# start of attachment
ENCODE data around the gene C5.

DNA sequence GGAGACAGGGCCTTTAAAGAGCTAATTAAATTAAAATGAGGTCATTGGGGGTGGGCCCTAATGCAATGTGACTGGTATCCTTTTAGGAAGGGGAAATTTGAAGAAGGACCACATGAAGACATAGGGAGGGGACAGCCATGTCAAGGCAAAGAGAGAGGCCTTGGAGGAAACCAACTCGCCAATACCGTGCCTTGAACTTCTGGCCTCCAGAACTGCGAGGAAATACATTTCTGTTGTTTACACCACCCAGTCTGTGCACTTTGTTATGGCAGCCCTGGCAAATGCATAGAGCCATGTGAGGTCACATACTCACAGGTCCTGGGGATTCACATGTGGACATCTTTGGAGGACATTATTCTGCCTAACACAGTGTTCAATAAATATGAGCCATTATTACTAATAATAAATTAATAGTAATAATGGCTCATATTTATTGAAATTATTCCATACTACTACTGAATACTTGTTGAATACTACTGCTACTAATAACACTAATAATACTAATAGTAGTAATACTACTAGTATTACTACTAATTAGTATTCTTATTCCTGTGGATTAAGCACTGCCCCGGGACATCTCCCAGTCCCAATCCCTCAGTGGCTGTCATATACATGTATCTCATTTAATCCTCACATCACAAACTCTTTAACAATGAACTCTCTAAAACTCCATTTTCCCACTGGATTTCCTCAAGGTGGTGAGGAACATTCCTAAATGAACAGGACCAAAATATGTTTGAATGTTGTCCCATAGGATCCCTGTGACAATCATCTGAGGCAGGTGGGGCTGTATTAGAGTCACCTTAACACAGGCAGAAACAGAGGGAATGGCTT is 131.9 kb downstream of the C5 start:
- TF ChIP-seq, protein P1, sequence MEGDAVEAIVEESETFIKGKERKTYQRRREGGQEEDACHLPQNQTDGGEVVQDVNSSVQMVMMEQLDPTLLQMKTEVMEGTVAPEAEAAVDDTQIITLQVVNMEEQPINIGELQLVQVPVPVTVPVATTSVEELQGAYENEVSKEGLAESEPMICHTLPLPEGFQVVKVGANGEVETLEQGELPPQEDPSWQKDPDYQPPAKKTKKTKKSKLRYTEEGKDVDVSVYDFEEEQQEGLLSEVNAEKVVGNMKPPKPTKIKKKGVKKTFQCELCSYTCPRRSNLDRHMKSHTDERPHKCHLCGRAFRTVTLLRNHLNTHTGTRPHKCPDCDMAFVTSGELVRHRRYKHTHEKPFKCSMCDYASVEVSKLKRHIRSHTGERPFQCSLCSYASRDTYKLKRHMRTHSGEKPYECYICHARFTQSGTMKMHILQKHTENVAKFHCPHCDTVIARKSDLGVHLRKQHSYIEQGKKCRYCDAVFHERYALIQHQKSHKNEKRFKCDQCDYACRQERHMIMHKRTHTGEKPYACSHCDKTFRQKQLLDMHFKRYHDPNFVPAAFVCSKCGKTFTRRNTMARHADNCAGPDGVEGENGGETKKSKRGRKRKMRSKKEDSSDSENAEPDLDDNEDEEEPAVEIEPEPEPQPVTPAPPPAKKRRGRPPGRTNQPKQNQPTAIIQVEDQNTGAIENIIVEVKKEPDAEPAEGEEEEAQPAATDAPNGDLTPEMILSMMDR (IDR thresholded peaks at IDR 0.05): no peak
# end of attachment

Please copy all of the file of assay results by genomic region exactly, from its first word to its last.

ENCODE data around the gene C5.

DNA sequence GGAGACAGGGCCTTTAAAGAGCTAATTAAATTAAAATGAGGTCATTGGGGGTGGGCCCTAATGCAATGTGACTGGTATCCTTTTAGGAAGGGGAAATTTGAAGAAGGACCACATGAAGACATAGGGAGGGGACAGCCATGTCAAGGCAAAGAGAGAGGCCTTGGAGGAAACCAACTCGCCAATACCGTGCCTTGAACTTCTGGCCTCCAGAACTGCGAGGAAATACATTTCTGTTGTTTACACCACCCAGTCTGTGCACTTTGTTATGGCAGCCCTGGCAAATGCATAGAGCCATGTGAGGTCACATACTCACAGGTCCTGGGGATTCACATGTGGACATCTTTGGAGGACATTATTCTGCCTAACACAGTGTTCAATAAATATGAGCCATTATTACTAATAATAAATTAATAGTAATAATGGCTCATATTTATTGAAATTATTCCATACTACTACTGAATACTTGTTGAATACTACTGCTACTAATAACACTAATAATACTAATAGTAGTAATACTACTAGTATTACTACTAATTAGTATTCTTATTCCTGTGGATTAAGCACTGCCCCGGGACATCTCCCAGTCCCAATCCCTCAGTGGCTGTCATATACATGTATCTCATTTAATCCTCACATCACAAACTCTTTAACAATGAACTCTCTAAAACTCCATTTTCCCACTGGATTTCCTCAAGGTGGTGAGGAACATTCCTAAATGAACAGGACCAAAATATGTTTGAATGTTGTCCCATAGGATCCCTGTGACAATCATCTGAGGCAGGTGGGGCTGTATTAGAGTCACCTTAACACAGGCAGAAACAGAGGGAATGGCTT is 131.9 kb downstream of the C5 start:
- TF ChIP-seq, protein P1, sequence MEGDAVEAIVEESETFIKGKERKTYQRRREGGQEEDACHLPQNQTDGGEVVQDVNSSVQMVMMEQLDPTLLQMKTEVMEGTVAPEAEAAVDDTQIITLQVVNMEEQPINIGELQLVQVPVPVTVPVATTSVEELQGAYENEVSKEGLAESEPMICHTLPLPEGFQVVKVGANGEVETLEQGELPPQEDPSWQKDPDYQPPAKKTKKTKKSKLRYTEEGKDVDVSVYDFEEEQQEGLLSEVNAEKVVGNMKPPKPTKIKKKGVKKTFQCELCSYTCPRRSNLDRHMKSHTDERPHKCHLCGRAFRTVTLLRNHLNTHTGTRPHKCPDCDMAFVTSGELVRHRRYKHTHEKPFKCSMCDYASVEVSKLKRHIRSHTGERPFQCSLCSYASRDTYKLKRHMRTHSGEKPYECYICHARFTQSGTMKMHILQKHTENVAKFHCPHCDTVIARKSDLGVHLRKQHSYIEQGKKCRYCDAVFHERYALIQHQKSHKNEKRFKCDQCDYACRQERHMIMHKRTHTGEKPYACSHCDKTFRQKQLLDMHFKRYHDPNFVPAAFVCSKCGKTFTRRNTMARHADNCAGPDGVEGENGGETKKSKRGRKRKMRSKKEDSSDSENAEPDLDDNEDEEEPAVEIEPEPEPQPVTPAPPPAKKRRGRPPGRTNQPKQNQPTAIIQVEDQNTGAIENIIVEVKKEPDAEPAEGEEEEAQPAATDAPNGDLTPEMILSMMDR (IDR thresholded peaks at IDR 0.05): no peak